When the Senate walked away from energy reform this year, it seemed to spell the end of cap-and-trade as well. But the idea—which calls for a market that lets companies buy and sell pollution allowances—is still alive at the state level. In 2007, 10 Eastern states developed a cap-and-trade system for power plants. Now a group of three states and three Canadian provinces, members of a coalition called the Western Climate Initiative (WCI), have agreed to launch the world’s most comprehensive pollution market, one that incorporates transportation and nearly all other businesses. At least 10 other states are mulling a similar commitment—either through the WCI or a burgeoning Midwest group. Half the U.S. population could soon be living in a cap-and-trade economy.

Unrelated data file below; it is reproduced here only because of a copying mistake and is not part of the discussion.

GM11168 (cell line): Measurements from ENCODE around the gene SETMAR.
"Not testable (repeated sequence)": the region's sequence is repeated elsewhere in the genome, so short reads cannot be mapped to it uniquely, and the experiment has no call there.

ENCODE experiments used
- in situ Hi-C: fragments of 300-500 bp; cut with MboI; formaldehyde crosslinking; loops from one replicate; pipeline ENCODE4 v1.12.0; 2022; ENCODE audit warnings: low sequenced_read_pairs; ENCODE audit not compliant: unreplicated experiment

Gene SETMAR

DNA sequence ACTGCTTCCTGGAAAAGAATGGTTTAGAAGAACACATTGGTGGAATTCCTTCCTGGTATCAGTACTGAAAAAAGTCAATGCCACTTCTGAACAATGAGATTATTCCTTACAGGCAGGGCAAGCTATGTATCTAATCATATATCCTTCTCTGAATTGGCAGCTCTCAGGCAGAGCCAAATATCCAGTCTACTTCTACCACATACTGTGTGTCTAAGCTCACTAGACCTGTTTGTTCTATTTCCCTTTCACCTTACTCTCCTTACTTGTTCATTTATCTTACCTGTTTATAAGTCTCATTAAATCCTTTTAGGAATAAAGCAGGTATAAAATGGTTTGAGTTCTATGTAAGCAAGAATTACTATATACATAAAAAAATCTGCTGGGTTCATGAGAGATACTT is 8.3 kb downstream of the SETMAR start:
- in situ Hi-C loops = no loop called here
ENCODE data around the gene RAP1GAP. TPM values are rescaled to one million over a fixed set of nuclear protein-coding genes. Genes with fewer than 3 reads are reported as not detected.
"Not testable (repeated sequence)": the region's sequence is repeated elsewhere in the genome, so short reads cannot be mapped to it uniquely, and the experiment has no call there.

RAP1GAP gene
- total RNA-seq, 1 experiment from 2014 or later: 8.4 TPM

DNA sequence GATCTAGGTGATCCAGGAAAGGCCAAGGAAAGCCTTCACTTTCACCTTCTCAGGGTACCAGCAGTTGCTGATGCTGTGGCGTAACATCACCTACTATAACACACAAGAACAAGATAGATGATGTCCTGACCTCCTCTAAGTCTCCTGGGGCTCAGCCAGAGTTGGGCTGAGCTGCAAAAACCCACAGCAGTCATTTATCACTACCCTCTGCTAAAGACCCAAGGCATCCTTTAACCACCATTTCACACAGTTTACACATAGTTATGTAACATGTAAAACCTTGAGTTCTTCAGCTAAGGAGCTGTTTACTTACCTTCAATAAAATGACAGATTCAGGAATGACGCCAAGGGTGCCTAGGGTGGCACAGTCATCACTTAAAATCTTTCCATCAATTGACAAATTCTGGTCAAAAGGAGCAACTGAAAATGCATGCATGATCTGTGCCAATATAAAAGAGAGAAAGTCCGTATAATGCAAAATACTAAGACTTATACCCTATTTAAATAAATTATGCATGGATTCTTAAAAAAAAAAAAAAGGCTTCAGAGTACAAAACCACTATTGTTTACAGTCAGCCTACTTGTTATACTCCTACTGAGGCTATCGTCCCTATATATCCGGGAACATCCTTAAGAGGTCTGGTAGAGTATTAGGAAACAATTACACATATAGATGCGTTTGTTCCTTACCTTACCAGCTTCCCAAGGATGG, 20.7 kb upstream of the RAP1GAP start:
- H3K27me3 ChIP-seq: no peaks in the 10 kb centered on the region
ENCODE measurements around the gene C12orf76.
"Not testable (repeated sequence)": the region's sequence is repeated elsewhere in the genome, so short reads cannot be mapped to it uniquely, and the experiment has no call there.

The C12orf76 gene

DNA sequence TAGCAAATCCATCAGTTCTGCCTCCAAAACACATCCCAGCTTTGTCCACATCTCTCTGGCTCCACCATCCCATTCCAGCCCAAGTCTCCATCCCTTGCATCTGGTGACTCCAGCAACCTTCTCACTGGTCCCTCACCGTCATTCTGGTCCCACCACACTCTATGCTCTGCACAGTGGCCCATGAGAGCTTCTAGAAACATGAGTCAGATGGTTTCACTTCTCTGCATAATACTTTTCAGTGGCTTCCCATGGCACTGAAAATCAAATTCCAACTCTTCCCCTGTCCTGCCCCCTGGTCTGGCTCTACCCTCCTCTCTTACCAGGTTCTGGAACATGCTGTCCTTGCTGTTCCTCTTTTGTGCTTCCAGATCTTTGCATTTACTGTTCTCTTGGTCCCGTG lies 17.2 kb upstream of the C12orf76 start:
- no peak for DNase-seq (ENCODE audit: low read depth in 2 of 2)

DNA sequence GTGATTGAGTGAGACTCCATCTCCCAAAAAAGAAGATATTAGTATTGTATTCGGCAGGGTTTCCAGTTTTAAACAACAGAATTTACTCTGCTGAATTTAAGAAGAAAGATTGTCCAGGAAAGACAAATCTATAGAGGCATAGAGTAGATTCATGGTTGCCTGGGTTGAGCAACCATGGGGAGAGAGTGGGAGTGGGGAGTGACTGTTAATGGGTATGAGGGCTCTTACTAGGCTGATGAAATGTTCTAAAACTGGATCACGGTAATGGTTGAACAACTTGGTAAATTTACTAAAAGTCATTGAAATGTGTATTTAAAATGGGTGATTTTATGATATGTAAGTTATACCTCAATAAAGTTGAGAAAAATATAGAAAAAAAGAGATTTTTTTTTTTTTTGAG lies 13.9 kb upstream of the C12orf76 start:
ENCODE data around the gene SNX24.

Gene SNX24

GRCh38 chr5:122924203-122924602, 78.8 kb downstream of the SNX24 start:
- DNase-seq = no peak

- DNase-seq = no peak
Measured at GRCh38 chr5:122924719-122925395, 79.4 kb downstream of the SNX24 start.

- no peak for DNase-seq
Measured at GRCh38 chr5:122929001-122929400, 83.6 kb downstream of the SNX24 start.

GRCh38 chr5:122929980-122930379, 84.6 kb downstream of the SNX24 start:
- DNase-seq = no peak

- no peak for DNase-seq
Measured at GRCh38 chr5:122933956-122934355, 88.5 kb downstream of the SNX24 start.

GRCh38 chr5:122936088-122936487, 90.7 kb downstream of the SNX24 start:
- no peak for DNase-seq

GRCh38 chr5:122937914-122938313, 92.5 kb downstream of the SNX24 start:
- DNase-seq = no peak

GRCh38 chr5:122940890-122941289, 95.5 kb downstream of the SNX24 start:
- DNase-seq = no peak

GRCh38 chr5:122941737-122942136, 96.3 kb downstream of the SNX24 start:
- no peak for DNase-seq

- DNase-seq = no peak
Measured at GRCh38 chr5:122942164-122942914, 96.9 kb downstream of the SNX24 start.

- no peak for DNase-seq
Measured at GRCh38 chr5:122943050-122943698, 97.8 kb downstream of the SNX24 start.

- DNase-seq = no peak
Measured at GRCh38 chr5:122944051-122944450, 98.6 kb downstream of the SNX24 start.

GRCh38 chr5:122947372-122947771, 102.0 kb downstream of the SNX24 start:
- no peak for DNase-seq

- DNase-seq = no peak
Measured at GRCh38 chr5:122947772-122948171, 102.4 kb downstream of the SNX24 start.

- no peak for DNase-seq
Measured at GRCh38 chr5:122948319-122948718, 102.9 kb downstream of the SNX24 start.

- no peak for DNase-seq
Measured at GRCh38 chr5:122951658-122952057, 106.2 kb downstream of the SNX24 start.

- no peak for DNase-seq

But there’s an unlikely stumbling block to that realization: California. The state’s participation in the WCI depends on its landmark 2006 climate legislation, which is scheduled to go into effect next year. A proposition on the ballot this fall, however, would freeze the bill until unemployment drops to 5.5 percent for four consecutive quarters, something that’s happened only three times in the last 40 years. And Republican gubernatorial candidate Meg Whitman, who argues that regulation could cost jobs, has also pledged to suspend the bill for a year. If either Whitman or the ballot proposition succeeds—and right now, voters seem split on both—the WCI would lose its most influential member, and a back door to energy reform could close.